Tag Archives: English language learners

Vestige (n)

Moving right along this morning (light now appears at about 5:30 am, which suits me just fine!), here is a context clues worksheet on the noun vestige. There are a number of uses for this across common branch domains; in any case, it is almost inarguably a word students should know, so that they can master the concept of vestiges.

If you find typos in this document, I would appreciate a notification. And, as always, if you find this material useful in your practice, I would be grateful to hear what you think of it. I seek your peer review.

Word Root Exercise: Cracy and Crat

Alright: I just now completed a months-long project on developing new readings, so I can begin to spend a bit more time at Mark’s Text Terminal.

Here is a worksheet on the Greek roots cracy and crat. Unsurprisingly, they mean government, rule, and power.

If you find typos in this document, I would appreciate a notification. And, as always, if you find this material useful in your practice, I would be grateful to hear what you think of it. I seek your peer review.

Yahoo (n)

Unless you’re teaching Jonathan Swift (to wit, Gulliver’s Travels), or think that you might be able to persuade students to use the word as a softer, more benign insult than students typically use with one another, I suspect this context clues worksheet on the noun yahoo won’t be of much use to you. But there it is if you need or want it.

If you find typos in this document, I would appreciate a notification. And, as always, if you find this material useful in your practice, I would be grateful to hear what you think of it. I seek your peer review.

Trajectory (n)

Finally, on this rainy Tuesday morning, here is a context clues worksheet on the noun trajectory.

If you find typos in this document, I would appreciate a notification. And, as always, if you find this material useful in your practice, I would be grateful to hear what you think of it. I seek your peer review.

A Worksheet and Learning Support on Forming the Plurals of Nouns

This combination worksheet and learning support on forming the plurals of nouns is something I’ve very nearly dumped several times. Instead, I reformatted it and cleaned up various design errors. I think it could very easily be converted into a simple learning support by supplying students with the declined plurals.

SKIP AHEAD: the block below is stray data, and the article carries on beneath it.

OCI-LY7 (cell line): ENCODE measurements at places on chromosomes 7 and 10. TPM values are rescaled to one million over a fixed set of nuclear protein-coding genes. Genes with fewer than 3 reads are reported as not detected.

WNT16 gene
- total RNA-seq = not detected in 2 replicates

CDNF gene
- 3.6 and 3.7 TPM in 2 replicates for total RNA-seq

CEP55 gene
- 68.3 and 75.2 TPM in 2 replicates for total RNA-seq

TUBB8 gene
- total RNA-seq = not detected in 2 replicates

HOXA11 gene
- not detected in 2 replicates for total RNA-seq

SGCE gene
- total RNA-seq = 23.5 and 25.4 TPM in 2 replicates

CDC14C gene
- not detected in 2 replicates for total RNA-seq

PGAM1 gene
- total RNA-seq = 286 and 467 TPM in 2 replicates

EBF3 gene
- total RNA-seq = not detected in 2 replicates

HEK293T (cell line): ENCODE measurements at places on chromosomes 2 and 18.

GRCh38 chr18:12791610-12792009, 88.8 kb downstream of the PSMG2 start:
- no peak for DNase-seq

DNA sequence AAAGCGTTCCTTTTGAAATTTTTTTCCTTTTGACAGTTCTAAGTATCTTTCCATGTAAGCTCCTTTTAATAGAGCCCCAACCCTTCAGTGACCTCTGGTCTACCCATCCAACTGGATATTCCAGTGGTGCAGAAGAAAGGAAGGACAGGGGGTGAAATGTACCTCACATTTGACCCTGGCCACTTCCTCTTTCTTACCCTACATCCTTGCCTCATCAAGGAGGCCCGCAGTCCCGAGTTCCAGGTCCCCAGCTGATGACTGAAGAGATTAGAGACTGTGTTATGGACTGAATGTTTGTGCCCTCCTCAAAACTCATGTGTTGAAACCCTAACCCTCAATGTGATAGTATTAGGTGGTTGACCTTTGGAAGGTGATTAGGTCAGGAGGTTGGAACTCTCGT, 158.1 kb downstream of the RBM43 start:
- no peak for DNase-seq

In fact, there are a number of ways this document could be rearranged for classroom use. I’m confident readers of this blog will figure them out.

If you find typos in this document, I would appreciate a notification. And, as always, if you find this material useful in your practice, I would be grateful to hear what you think of it. I seek your peer review.

The Weekly Text, April 12, 2019

In this school district, spring break begins today. Not a moment too soon for me, I confess. Here are three context clues worksheets on the verb venerate (it’s transitive), the adjective venerable, and the noun veneration. These three in combination assist students, in my experience, see the way that the parts of speech work in English morphology and vice versa.

If you are on break this week, I bid you a restful vacation.

If you find typos in these documents, I would appreciate a notification. And, as always, if you find this material useful in your practice, I would be grateful to hear what you think of it. I seek your peer review.

Technique (n)

Because it’s a common enough word in English, this context clues worksheet on the noun technique is easily justified for classroom use (that and the fact that it should only take a few minutes to complete).

If you find typos in these documents, I would appreciate a notification. And, as always, if you find this material useful in your practice, I would be grateful to hear what you think of it. I seek your peer review.